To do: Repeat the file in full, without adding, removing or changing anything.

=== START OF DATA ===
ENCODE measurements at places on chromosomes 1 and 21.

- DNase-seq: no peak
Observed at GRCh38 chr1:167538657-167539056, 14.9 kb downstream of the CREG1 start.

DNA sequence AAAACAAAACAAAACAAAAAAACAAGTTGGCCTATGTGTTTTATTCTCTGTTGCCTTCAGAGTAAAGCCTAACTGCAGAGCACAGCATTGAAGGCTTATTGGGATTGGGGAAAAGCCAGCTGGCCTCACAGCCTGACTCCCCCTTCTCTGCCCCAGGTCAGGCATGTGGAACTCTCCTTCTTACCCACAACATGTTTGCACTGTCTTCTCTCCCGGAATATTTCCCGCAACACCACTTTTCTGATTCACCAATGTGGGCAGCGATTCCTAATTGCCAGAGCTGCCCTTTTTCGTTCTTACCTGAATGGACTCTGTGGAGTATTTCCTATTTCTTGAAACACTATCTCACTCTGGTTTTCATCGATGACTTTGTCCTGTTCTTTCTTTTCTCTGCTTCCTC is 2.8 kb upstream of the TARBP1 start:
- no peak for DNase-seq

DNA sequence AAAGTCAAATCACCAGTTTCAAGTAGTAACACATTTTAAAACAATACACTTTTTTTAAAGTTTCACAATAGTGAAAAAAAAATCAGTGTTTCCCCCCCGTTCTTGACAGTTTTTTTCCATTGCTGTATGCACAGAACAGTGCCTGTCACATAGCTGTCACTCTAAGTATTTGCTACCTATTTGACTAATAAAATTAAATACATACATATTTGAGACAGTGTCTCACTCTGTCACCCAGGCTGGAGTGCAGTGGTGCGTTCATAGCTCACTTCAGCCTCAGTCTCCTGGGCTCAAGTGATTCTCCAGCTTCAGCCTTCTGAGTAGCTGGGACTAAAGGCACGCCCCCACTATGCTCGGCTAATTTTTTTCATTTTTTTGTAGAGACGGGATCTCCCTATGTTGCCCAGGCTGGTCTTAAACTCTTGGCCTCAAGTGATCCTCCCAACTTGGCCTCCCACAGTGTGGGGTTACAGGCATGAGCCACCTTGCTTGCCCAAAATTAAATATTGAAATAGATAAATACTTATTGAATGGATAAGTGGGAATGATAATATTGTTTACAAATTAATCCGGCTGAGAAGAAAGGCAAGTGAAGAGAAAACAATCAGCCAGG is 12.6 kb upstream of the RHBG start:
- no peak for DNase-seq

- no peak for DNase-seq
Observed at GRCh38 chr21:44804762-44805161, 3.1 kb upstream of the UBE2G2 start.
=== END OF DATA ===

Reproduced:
ENCODE measurements at places on chromosomes 1 and 21.

- DNase-seq: no peak
Observed at GRCh38 chr1:167538657-167539056, 14.9 kb downstream of the CREG1 start.

DNA sequence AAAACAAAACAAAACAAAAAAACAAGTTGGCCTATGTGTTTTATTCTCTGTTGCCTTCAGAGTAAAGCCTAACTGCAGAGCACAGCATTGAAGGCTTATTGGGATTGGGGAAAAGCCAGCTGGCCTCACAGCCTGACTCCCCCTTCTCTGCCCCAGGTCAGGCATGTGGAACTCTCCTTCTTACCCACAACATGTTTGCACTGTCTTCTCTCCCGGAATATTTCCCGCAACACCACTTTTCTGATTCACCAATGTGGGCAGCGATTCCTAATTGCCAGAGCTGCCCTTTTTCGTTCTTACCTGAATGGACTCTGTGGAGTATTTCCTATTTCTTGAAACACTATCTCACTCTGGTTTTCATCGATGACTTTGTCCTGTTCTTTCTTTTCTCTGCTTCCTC is 2.8 kb upstream of the TARBP1 start:
- no peak for DNase-seq

DNA sequence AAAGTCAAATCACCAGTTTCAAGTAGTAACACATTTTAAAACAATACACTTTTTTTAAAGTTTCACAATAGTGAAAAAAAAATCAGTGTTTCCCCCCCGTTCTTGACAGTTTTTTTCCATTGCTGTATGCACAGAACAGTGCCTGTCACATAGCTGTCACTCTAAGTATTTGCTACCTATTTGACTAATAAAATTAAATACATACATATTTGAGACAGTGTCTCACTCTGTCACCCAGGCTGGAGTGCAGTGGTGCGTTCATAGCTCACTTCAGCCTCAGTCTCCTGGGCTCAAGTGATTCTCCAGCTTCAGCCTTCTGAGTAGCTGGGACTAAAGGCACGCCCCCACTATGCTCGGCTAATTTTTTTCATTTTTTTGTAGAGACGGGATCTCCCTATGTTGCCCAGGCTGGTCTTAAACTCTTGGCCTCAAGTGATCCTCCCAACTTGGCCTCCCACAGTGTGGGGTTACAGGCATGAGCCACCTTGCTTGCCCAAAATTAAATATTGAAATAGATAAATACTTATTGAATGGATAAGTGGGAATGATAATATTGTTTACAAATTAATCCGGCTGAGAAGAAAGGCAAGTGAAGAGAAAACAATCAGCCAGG is 12.6 kb upstream of the RHBG start:
- no peak for DNase-seq

- no peak for DNase-seq
Observed at GRCh38 chr21:44804762-44805161, 3.1 kb upstream of the UBE2G2 start.